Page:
"There's an ancient energy in Fana's movement, a deep and trusted knowing," says Jeff, director of the Chicago-based Deeply Rooted Dance Theater. "Because I witnessed the raw humanity of his dancer's souls, I wanted my dancers to have that experience."
Growing up in a family-owned dance studio in Missouri had its perks for tap dancer Anthony Russo. But it also earned him constant taunting, especially in high school.
"There was a junior in my sophomore year health class who was absolutely relentless," he says. "I'd get tripped on my way to the front of the classroom and he'd say, 'Watch out, twinkle toes.' If I raised my hand and answered a question incorrectly, I'd hear a patronizing 'Nice one, Bojangles.' "
When I wrote about my struggle with depression, and eventual departure from dance because of it, I expected criticism. I was prepared to be challenged. But much to my relief, and horror, dancers from all over the world responded with support and stories of solidarity. The most critical response I saw was this one:
"Dance isn't for everyone."
This may as well be a mantra in the dance world. We have become entrenched in the Darwinian notion that the emotionally weak will be weeded out. There is no room for them anyway.
Choreographer Sergio Trujillo asked the women auditioning for ensemble roles in his newest musical to arrive in guys' clothing—"men's suits, or blazers and ties," he says. He wasn't being kinky or whimsical. The entire ensemble of Summer: The Donna Summer Musical is female, playing men and women interchangeably as they unfold the history of the chart-busting, Grammy-winning, indisputable Queen of Disco.
Have a scroll through Agnes Muljadi's Instagram feed (@artsyagnes), and you'll notice that in between her ballet shots is a curated mix of lifestyle pics. So what exactly sets her apart from the other influencers you follow? Muljadi has made a conscious effort to only feature natural beauty products, sustainable fashion and vegan foods. With over 500k followers, her social strategy (and commitment to making ethical choices) is clearly a hit. Ahead, learn why Muljadi switched to a vegan lifestyle, and the surprising way it's helped her dance career.
He may not be a household name, but you probably know Brandon Stirling Baker's work. The 30-year-old has designed the lighting for most of Justin Peck's ballets—including Heatscape for Miami City Ballet, and the edgy The Times Are Racing for New York City Ballet—but also Jamar Roberts' new Members Don't Get Weary at Alvin Ailey American Dance Theater and a trio of Martha Graham duets for L.A. Dance Project.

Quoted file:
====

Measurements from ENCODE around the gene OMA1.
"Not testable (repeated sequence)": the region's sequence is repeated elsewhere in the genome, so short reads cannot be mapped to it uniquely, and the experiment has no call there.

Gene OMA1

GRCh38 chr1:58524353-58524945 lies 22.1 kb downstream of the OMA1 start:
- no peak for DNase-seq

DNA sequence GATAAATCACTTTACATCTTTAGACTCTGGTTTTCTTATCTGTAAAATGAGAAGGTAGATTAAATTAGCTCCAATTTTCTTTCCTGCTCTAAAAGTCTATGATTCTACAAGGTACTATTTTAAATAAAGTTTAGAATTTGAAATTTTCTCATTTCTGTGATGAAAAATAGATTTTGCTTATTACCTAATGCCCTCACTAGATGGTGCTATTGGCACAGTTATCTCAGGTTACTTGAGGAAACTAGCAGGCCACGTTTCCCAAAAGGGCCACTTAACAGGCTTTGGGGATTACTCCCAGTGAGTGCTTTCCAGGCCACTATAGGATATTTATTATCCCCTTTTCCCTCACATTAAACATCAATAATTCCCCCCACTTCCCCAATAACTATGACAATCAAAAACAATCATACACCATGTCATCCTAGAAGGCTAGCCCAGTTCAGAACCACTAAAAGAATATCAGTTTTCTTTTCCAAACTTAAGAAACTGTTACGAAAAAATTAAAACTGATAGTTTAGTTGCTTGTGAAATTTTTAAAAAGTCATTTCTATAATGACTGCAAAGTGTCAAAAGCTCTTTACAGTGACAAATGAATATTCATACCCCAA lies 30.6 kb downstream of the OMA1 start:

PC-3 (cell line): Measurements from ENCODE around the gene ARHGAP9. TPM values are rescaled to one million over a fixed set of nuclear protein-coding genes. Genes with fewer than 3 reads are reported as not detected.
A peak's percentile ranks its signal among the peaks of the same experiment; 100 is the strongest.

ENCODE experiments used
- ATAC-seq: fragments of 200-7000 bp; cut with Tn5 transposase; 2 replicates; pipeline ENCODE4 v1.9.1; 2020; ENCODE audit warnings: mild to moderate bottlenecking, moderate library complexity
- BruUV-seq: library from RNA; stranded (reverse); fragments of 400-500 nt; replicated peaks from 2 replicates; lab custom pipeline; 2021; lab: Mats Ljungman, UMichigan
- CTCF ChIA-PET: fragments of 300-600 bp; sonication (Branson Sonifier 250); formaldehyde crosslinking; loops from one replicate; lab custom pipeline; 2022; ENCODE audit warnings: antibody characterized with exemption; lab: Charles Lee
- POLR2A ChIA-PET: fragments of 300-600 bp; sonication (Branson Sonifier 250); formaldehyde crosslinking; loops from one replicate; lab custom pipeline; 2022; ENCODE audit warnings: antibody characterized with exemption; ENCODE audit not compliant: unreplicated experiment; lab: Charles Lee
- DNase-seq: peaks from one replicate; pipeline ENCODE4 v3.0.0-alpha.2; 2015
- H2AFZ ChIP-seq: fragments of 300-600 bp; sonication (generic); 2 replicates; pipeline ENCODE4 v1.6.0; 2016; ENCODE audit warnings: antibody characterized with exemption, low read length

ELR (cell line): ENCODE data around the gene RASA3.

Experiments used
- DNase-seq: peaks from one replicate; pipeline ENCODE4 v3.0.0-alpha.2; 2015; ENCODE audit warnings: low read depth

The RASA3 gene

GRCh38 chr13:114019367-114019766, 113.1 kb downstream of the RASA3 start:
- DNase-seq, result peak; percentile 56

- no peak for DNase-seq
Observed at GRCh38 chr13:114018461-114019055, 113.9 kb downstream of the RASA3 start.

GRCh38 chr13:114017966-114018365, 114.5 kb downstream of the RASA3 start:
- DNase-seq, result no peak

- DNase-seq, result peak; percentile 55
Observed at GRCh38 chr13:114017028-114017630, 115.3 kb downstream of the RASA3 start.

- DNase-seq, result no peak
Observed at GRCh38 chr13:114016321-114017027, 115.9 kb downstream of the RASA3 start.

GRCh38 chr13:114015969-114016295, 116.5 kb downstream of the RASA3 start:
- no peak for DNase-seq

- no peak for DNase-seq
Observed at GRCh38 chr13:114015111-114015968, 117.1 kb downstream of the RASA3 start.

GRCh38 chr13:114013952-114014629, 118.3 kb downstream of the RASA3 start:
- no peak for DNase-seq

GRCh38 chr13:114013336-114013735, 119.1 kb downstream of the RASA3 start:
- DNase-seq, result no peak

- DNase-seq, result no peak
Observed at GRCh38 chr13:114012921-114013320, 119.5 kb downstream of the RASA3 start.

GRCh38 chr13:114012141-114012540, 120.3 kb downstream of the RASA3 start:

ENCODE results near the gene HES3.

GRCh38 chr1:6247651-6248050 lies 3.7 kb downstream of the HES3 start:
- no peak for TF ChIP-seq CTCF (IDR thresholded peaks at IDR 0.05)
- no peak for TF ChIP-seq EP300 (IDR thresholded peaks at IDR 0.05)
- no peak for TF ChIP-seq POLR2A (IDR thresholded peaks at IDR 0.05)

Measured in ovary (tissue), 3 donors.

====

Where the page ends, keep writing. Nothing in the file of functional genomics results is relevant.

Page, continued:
He's been fascinated by lighting ever since he attended a public performing arts middle school in Sherman Oaks, California, where he had his first experiences lighting shows. He also has a background in music (he plays guitar and bass) and in drawing. Both, he says, are central to the way he approaches lighting dance.
Update: Due to an overwhelming response, the in-person audition has been moved to a larger location to accommodate more dancers. See details below.
For the first time in more than 10 years, Janet Jackson is holding an open audition for dancers.
Even better? You could land a spot in her #JTribe simply by posting a video on social media.
What does it take to become an international superstar? Carlos Acosta might have a few ideas.
At the Oxford Literary Festival earlier this month, the BBC sat down with Acosta to ask for his life lessons. His answers—which he says he will pass on to his kids one day—give incredible insight into how he's become such a beloved worldwide success.
The ballet world will converge on San Francisco this month for San Francisco Ballet's Unbound: A Festival of New Works, a 17-day event featuring 12 world premieres, a symposium, original dance films and pop-up events.
"Ballet is going through changes," says artistic director Helgi Tomasson. "I thought, What would it be like to bring all these choreographers together in one place? Would I discover some trends in movement, or in how they are thinking?"